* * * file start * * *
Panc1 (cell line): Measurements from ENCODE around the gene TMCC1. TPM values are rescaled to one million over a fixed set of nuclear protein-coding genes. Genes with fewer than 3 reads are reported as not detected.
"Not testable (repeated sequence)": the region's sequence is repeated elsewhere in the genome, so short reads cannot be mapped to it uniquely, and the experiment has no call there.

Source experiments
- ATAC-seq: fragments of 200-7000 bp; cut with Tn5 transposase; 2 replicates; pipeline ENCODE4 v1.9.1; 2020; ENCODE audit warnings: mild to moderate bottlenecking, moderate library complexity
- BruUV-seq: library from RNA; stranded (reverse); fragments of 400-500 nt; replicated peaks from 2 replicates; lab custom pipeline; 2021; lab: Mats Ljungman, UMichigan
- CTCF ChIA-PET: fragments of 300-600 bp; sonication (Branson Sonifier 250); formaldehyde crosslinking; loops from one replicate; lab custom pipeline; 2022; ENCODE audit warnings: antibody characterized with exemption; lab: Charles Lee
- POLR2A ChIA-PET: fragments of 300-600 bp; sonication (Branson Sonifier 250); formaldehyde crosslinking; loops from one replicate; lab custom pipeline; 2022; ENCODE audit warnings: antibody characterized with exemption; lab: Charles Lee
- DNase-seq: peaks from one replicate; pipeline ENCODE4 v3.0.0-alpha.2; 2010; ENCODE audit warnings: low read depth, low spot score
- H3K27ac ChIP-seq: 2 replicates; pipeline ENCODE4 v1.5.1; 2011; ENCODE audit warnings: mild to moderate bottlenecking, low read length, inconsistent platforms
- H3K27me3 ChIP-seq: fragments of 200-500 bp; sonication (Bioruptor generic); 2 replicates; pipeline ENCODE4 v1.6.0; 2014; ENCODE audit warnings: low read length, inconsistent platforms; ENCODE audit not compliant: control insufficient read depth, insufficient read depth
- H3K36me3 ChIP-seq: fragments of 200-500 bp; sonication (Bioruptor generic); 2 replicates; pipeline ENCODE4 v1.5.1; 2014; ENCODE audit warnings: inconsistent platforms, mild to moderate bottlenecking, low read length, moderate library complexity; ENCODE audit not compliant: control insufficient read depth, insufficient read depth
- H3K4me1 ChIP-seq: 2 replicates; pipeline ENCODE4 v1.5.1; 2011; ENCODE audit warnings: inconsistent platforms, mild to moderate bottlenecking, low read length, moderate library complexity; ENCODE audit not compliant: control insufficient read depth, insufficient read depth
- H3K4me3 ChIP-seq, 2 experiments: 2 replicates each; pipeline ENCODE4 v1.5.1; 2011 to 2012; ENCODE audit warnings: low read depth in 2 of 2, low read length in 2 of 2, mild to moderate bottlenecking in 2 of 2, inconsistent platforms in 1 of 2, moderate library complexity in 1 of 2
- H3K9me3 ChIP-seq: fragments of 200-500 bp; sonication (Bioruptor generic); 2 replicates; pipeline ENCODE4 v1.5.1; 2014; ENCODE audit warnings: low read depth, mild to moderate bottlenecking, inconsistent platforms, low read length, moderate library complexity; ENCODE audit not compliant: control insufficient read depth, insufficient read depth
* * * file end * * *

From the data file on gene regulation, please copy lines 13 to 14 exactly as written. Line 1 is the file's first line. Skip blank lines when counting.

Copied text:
- H3K4me3 ChIP-seq, 2 experiments: 2 replicates each; pipeline ENCODE4 v1.5.1; 2011 to 2012; ENCODE audit warnings: low read depth in 2 of 2, low read length in 2 of 2, mild to moderate bottlenecking in 2 of 2, inconsistent platforms in 1 of 2, moderate library complexity in 1 of 2
- H3K9me3 ChIP-seq: fragments of 200-500 bp; sonication (Bioruptor generic); 2 replicates; pipeline ENCODE4 v1.5.1; 2014; ENCODE audit warnings: low read depth, mild to moderate bottlenecking, inconsistent platforms, low read length, moderate library complexity; ENCODE audit not compliant: control insufficient read depth, insufficient read depth